3. Hiring a doula is an investment, and she will work her butt off for you. Believe me. Doula’s are worth their weight in gold and she will be worth every single penny of your investment. But her fee’s shouldn’t break your bank. If hiring her is going to put a serious ding in your budget, make sure to weigh the pros and cons of having a doula and not having one. And if a doula is a must have, but her fees are looking a little out of your budget, talk to her about your options. Many doulas are very reasonable and receptive to your family’s needs, and may be able to work out a payment plan.

Final Thoughts

After your interviews, you will have to decide who to hire. The best advice I can give you? Go with your gut. Trust your instinct on which person is going to be the best doula for you. If the person you are leaning towards has only attended one birth, and is currently working towards her DONA certification, that’s perfectly okay. Inexperience does not equal unqualified.

The doula we hired was amazing, and she was working towards her certification and had only attended one birth prior to mine (minus her own births). And I was totally fine with her not being officially certified. She had the training. She had the experience of her own births. And she had a personality that just clicked with mine and my husbands.

Plus, I knew that working with her meant that she was one step closer to gaining her DONA certification, which would allow her to continue working with other women who want to hire amazing doulas like her. Which made me feel pretty good.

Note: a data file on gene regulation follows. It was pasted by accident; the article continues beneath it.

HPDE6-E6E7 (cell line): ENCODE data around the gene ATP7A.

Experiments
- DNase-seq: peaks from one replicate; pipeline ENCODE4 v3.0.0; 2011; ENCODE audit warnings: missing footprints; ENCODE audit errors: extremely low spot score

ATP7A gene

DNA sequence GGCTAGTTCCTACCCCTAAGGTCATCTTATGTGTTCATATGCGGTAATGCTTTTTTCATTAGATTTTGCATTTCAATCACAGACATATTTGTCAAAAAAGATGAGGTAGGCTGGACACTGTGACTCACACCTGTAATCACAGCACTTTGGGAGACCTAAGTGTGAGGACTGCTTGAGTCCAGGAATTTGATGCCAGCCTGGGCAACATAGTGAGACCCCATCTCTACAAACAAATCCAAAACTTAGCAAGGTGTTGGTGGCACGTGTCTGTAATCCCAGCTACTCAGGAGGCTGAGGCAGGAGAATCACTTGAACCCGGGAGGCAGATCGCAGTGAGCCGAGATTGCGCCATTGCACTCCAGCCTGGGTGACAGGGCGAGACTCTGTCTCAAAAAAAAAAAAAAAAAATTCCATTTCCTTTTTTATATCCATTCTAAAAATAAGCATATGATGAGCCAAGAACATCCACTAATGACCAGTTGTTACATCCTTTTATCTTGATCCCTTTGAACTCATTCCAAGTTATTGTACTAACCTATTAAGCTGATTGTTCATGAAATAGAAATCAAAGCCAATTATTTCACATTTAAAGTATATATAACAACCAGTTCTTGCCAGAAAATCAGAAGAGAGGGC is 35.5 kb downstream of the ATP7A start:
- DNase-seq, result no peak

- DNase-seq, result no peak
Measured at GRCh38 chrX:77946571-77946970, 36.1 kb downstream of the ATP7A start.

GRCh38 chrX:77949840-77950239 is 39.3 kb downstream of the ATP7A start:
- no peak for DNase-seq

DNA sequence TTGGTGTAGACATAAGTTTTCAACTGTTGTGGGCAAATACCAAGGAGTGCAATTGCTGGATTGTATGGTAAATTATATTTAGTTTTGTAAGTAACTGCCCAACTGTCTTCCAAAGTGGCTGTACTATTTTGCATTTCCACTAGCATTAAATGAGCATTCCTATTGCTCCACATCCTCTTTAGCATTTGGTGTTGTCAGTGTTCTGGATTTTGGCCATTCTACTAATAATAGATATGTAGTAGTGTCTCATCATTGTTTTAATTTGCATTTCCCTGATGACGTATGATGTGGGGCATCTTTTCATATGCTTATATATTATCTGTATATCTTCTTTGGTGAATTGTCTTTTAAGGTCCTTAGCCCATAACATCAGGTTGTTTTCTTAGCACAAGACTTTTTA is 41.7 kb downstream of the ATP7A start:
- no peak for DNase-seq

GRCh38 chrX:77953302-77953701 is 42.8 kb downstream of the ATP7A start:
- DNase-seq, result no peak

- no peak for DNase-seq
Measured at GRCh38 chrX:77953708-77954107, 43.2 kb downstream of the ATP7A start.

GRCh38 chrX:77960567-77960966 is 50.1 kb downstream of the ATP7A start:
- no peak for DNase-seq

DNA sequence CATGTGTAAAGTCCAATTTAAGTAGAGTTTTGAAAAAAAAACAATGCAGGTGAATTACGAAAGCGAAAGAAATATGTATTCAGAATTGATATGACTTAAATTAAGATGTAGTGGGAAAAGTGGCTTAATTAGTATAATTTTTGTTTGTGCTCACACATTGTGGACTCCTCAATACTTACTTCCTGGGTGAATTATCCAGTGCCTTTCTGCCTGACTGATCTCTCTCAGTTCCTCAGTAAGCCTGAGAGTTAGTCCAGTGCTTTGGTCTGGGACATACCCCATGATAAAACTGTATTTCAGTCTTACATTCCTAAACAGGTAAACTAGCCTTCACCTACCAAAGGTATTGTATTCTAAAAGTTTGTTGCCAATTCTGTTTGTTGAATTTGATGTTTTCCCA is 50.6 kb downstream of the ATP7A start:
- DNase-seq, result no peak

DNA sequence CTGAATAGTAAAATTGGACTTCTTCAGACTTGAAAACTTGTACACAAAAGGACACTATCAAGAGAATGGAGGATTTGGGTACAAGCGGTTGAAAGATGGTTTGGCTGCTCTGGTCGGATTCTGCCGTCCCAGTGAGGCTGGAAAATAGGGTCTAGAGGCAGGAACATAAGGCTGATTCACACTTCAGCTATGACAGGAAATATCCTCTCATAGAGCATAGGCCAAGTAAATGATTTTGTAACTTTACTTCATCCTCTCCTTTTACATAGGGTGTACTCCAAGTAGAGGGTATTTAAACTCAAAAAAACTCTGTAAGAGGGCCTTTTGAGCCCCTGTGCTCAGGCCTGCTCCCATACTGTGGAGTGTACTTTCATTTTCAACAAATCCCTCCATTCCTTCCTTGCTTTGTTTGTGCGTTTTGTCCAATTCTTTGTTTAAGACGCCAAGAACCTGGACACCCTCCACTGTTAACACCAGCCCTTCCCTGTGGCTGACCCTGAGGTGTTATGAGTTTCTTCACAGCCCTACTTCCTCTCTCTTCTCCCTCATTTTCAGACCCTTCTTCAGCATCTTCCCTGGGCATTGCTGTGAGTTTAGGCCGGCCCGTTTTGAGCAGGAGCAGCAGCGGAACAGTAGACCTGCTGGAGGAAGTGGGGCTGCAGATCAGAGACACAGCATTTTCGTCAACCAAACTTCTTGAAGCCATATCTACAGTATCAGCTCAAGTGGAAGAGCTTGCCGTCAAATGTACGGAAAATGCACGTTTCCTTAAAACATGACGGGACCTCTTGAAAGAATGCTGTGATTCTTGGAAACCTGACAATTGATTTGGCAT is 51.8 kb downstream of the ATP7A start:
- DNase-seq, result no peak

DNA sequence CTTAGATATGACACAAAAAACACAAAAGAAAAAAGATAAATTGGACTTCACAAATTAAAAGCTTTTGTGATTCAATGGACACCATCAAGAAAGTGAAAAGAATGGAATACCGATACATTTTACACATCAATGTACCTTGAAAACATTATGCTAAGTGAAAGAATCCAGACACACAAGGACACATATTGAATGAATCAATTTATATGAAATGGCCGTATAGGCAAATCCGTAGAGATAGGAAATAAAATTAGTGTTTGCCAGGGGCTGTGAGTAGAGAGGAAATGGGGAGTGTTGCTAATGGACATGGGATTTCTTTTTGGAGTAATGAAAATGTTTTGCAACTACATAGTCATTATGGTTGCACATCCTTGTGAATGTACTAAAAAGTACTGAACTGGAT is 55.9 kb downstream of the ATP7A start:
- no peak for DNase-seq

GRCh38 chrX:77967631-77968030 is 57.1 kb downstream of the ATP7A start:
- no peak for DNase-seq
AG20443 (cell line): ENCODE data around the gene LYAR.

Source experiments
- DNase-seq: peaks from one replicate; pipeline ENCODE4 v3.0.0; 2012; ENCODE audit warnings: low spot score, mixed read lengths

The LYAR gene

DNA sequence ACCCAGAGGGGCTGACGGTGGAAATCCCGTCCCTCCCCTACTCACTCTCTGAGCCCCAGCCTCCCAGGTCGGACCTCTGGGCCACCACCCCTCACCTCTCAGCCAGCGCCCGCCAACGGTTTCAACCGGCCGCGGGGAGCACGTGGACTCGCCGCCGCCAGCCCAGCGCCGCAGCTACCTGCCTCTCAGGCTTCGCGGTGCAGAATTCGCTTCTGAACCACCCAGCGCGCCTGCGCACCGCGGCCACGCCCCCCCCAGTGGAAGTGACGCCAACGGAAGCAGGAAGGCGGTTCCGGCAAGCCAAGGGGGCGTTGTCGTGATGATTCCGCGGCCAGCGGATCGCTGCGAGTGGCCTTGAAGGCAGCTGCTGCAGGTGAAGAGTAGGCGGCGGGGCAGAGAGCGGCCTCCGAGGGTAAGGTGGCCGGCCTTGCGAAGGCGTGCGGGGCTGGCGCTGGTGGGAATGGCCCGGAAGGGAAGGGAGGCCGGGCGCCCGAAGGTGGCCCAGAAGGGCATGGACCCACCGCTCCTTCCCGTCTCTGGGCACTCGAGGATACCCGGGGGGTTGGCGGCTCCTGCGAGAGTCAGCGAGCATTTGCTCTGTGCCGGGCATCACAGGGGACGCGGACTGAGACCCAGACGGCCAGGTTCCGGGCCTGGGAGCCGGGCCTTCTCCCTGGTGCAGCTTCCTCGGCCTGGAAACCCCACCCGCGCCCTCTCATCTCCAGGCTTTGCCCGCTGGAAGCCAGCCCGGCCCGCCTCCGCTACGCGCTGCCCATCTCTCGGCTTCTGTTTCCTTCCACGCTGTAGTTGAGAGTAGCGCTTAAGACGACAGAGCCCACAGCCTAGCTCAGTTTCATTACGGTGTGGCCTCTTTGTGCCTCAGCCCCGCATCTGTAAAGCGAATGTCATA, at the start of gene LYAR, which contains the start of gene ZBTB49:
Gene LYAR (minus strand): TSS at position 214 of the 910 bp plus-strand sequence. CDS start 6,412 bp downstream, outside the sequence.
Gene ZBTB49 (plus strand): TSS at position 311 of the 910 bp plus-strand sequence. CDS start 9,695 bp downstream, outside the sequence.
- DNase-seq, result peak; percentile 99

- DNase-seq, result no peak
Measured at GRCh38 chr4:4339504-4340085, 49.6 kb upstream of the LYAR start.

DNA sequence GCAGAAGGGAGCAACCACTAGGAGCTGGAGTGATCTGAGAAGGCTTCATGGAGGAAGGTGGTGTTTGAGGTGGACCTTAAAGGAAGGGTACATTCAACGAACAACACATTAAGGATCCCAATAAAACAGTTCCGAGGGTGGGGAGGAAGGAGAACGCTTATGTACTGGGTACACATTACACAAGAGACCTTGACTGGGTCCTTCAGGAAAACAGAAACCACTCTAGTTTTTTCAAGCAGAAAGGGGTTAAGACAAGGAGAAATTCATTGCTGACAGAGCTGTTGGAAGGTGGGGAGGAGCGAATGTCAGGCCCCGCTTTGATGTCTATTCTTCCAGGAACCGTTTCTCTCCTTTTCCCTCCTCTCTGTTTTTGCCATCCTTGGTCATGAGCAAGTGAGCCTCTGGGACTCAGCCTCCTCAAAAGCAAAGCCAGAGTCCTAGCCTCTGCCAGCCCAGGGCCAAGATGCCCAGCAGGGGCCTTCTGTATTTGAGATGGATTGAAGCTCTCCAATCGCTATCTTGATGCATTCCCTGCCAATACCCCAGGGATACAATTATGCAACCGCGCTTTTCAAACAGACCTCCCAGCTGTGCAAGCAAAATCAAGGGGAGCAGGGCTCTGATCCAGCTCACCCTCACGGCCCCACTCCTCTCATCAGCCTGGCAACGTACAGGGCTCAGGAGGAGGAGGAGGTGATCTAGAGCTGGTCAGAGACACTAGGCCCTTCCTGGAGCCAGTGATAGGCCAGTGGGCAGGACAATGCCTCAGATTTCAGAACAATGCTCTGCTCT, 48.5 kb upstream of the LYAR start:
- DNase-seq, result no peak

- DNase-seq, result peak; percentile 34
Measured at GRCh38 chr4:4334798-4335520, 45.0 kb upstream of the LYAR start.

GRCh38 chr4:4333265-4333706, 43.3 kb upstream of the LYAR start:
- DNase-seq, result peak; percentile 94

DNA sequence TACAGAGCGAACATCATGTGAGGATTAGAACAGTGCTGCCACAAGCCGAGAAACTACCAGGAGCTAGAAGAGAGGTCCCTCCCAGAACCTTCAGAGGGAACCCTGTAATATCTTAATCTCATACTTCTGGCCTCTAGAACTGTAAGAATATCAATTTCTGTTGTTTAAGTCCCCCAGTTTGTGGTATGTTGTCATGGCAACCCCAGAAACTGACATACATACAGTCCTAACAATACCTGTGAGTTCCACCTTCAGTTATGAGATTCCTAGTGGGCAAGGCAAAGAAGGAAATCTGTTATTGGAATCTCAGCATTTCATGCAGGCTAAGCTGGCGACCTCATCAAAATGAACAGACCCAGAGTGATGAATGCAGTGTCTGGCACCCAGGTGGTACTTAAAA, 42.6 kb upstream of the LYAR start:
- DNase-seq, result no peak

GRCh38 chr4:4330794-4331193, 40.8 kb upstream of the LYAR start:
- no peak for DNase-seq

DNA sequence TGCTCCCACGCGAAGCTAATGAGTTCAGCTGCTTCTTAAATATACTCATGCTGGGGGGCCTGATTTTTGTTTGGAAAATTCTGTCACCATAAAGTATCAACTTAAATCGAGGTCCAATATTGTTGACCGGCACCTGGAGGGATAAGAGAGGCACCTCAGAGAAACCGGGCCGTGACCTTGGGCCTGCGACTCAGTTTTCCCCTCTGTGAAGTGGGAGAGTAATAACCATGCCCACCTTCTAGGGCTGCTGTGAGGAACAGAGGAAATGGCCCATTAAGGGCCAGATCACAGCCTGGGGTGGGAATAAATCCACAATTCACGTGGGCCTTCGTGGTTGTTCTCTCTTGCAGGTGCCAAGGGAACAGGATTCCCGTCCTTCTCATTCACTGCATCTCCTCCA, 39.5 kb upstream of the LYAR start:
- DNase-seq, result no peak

Lastly, remember that this is your birth experience and yours alone. Don’t let anyone try to deter you from hiring a doula because it’s a luxury or an unnecessary expense. Like I said earlier, doulas are worth their weight in gold and I honestly can’t imagine what my labor would have been like without mine. Hubby agrees, and also couldn’t imagine going through my labor without her (if you want to read about my labor, check out our story here!).

Long story short, treat yo’self and get a doula, mama. You won’t regret it.

As the founder of Mama Brilliance, Megan is an avid writer, reader, and self-professed coffee snob. You can find her in northern Minnesota with her family, exploring the great outdoors and dreaming of breakfast food.

10 Items to Skip on Your Baby Registry

10 Items to Skip on Your Baby Registry

Creating our baby registry was one of my favorite milestones of the pregnancy. Yes, feeling kicks for the first time was amazing. But the baby registry? So much fun to go shopping with my Hubby and let him go full Han Solo with the blaster registry gun. It’s also easy to go overboard and register for things you don’t actually need, or that you shouldn’t even buy.

After registering for and over-receiving/over-buying items, I can tell you first hand what you do and do not need to waste time registering for. Here are 10 items to skip when you’re creating your baby registry.  

Items to Skip on Your Registry

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Car Seat Accessories